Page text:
How to (try to) Attack Someone’s Reputation Online

February 17 2017
Pageviews: 2,997 views

In the affiliate marketing community, your reputation is often more valuable than what’s in your portfolio – it can make or break your business.


Most people see this as motivation to establish positive connections. Others, however, see reputations as easy targets and a way to get attention. They know they’ll get a response – no matter how reasonable the claims in their attack campaign are – because businesses can’t afford to leave slander unanswered.


That’s why it’s tempting to (try to) attack someone’s reputation. You will get attention. The only catch is that it goes both ways.


For example… let’s say you owe money to a company, and you’re not going to pay because you made a bunch of terrible decisions and went bankrupt. Should you attack the company, or quietly try to settle?


If you decide to attack the reputation of the company you owe money to (along with the owner’s family)… but everyone knows your history… then it’s more likely that your reputation will be damaged, not the company’s.


This is particularly true if the company in question is an affiliate network based in the Netherlands, operating under Dutch law, with a positive reputation in the community and a legal obligation to pay its clients (and even with a unique policy of pre-paying affiliates). You may want to choose a new target.


But if you insist on trying anyway, these are the steps you can take to attack someone’s reputation – featuring a real-life example!


Step One: Make fake social media profiles spamming ripped photos

Step Two: Write a Ripoff report filled with angry, unbelievable claims

Step Three: Create multiple websites using the same template filled with spammy slander

Step Four: Register a domain name under your target’s name

Step Five: Come up with some good blackmail and business threats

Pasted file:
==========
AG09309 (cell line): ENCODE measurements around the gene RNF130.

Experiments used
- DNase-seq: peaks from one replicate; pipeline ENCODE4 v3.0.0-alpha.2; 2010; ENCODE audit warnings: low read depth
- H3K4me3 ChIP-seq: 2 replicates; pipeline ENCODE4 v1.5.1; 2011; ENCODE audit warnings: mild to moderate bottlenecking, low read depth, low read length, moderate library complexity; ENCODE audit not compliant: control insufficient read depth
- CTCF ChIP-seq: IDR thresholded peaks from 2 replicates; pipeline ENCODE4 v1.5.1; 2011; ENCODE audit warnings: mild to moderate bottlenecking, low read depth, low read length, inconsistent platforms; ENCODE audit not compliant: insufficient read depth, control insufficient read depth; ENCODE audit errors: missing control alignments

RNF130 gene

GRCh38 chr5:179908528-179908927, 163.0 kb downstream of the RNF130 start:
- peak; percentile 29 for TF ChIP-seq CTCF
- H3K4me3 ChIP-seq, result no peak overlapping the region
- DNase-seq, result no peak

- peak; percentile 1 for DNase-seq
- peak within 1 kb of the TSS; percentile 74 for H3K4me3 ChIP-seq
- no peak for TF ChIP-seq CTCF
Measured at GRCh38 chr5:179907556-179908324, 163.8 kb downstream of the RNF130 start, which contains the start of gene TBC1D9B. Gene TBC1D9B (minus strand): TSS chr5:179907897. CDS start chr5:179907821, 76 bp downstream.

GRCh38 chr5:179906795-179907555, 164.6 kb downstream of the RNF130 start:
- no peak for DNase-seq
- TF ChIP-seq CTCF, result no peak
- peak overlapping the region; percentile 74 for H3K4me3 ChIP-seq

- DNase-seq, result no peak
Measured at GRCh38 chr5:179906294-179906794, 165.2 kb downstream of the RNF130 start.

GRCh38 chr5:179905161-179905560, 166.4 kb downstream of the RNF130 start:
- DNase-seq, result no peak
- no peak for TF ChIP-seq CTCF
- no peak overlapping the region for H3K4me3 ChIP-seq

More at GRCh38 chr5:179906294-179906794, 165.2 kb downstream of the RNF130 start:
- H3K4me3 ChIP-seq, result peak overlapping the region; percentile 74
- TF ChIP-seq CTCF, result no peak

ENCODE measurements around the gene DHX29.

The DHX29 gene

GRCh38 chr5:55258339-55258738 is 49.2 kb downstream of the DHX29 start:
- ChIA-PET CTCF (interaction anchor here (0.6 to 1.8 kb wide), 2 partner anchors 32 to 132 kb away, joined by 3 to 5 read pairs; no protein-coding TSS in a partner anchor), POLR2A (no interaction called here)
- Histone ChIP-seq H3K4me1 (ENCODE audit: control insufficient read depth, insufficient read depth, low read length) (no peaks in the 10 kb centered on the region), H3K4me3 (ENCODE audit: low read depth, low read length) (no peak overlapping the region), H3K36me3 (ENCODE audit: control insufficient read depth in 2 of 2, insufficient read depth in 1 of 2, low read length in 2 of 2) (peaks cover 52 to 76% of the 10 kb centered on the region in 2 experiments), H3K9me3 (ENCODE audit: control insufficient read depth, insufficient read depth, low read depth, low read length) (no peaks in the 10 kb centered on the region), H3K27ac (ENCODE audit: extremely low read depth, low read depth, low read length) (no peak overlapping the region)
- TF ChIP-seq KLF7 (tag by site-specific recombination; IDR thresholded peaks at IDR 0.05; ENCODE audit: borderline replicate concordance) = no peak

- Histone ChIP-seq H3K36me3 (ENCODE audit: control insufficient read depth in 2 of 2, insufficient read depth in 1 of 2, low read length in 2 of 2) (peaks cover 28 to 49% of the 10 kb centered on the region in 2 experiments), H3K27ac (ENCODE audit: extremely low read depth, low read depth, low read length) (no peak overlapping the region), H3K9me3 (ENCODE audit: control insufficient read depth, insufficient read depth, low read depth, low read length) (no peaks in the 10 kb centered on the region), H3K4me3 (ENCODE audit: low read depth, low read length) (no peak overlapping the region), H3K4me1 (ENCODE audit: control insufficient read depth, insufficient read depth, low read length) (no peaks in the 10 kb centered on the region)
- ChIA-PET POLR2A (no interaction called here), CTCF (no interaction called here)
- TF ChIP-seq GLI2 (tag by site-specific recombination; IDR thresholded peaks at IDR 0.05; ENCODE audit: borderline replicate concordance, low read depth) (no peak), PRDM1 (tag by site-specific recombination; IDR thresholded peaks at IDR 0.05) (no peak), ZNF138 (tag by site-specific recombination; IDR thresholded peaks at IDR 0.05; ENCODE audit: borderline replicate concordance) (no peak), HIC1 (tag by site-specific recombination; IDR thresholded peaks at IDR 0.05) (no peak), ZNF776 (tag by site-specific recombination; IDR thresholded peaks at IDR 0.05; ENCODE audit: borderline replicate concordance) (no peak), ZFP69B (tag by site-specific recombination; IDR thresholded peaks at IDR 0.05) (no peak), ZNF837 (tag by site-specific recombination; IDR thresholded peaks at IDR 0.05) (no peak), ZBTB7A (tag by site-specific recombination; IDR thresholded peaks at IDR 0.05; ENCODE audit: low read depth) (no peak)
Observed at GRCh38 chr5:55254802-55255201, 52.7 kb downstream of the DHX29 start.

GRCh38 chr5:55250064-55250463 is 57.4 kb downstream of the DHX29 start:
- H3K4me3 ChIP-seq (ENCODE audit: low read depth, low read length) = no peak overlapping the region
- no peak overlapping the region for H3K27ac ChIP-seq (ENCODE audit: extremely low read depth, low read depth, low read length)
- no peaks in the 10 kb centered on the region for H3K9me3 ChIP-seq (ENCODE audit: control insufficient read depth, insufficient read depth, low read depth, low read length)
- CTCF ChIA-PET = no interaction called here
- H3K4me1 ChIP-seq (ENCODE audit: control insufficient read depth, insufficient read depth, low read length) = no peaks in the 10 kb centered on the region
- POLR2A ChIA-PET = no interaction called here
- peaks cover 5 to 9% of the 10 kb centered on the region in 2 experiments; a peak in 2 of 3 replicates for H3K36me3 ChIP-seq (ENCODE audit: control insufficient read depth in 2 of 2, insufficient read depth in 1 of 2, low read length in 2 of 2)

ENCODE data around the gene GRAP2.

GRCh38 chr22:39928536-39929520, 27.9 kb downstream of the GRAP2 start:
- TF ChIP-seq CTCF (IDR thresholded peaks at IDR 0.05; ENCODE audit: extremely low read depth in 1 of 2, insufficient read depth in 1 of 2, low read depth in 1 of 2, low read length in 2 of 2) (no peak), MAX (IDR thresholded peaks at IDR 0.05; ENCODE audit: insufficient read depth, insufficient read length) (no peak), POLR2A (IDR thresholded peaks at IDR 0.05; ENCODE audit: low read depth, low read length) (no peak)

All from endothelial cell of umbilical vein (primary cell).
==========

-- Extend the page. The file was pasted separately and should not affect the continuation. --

Step Six: Make some accusations without proof or any details

Step Seven: Make personal threats like “I will attack your family” and undermine your whole campaign by mentioning that you don’t really believe your own claims




See? It’s that easy!


But wait!


Don’t be too hasty! Don’t do something dumb like create a test page…







…with the same content you’ll later put on a new domain…







…that’s directly connected to your spam profiles…







…and registered under your own real name!







That will get you caught!!!




The moral of the story

Slandering someone on the internet is easy and cowardly, especially if done anonymously. The problem with an approach like this, in a community like ours, is that the truth spreads quicker than a ripped creative. If you slander someone in front of a group of people who already have a good connection with the person (or business) you’re attacking, you will only be wasting time… and when people figure out who you are, you’ll just end up giving them all a laugh. This is especially true if your behavior always follows a pattern, and the rest of the industry knows it.


Oh, and never forget: if it looks like an eagle, smells like an eagle, and acts like a chicken… it’s probably Eagle.


  • Sin Seong Lee


  • Why do you do this Ryan Eagle

  • magdalena szoma

    Ryan Eagle i think was Blam ads owner :D maybe he dont know what to do with free time XD its funny becouse here u can find much of affialite who was scammed by this ryan eagle

  • Nu Profile Reputation Manageme

    For reputation management help where we can completely remove negative webpages feel free to reach out to us at:

  • Fabio Kaya

    The plot twist is real